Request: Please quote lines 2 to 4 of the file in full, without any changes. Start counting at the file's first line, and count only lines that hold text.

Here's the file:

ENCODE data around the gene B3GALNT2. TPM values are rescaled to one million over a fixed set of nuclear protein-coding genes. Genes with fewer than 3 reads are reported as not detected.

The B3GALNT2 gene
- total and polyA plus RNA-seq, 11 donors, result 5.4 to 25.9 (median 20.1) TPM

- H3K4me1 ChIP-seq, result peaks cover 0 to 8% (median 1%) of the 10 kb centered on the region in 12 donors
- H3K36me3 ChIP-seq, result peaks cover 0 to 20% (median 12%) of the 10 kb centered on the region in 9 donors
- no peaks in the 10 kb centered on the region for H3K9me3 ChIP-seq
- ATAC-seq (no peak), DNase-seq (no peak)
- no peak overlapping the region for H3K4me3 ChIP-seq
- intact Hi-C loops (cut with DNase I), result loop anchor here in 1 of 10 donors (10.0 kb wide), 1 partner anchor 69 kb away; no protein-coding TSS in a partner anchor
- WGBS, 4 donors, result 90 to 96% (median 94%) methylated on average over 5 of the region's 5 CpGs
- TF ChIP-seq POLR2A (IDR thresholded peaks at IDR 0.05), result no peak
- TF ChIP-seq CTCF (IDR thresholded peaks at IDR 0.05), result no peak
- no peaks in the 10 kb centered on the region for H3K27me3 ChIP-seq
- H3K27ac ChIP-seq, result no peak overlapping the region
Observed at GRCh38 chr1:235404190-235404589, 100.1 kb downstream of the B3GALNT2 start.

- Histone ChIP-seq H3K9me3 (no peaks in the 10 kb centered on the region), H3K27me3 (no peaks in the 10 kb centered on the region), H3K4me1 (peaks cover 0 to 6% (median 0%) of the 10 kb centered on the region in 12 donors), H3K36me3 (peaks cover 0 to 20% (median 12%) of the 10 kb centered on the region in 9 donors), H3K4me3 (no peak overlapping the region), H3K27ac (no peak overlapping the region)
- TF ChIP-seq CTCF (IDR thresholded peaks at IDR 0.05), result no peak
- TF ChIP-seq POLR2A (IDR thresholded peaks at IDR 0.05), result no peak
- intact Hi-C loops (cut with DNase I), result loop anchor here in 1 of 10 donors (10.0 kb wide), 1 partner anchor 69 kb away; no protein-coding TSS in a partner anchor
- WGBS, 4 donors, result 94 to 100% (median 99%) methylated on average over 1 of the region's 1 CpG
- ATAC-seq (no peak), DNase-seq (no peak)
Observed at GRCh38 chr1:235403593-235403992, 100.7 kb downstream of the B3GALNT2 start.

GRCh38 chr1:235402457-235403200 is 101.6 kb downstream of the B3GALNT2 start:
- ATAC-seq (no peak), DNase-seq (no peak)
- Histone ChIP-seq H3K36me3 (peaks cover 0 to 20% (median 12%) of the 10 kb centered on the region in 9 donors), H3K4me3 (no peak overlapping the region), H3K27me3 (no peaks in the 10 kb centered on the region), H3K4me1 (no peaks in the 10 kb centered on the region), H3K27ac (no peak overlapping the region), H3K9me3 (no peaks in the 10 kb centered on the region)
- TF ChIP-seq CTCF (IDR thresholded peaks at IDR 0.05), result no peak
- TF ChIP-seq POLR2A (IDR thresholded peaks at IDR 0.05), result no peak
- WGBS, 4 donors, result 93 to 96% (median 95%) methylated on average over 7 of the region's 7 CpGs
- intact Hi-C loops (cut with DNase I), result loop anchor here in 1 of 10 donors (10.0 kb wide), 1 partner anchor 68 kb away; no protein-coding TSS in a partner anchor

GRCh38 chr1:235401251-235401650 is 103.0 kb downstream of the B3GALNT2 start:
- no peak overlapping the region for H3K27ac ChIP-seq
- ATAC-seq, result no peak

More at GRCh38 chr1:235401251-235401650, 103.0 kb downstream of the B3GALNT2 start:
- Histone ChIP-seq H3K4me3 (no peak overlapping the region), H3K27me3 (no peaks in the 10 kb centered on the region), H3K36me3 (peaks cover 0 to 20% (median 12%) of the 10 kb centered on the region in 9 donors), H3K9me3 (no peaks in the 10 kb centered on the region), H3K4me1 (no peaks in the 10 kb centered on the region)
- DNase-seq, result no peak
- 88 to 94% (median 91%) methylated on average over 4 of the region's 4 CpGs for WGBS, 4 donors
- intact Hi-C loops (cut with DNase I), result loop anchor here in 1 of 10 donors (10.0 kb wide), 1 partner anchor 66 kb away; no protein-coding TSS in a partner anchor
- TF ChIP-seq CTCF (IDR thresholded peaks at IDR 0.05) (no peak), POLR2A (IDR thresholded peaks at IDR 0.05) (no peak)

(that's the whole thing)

The B3GALNT2 gene
- total and polyA plus RNA-seq, 11 donors, result 5.4 to 25.9 (median 20.1) TPM

- H3K4me1 ChIP-seq, result peaks cover 0 to 8% (median 1%) of the 10 kb centered on the region in 12 donors